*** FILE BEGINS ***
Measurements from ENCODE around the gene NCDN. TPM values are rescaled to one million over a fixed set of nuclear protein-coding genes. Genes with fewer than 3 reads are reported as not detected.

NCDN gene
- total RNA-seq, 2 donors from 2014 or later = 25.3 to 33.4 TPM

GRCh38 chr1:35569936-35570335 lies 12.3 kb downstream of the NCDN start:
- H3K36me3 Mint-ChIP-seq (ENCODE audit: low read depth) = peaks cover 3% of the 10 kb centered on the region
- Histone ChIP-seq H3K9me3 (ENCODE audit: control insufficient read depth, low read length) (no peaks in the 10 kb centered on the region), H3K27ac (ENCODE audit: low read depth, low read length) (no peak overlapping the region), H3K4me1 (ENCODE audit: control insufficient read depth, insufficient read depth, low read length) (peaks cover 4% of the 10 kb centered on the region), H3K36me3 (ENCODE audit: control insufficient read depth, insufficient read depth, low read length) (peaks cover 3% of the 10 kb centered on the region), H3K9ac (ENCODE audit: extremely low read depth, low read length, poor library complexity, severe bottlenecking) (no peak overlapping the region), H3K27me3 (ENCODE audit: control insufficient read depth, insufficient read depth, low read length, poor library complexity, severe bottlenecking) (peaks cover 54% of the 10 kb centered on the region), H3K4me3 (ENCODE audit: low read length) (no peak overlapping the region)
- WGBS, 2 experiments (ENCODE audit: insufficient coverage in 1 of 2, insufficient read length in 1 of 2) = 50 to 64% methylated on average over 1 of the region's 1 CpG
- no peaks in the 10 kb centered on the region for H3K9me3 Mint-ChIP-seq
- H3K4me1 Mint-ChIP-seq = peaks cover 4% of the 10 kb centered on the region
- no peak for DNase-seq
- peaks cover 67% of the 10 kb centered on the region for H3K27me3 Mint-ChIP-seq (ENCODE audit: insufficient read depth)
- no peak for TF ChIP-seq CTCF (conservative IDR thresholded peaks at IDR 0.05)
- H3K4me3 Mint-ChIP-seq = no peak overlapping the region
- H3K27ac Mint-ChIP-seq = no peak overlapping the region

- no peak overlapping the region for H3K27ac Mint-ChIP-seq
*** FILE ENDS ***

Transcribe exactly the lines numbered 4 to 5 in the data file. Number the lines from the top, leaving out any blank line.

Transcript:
GRCh38 chr1:35569936-35570335 lies 12.3 kb downstream of the NCDN start:
- H3K36me3 Mint-ChIP-seq (ENCODE audit: low read depth) = peaks cover 3% of the 10 kb centered on the region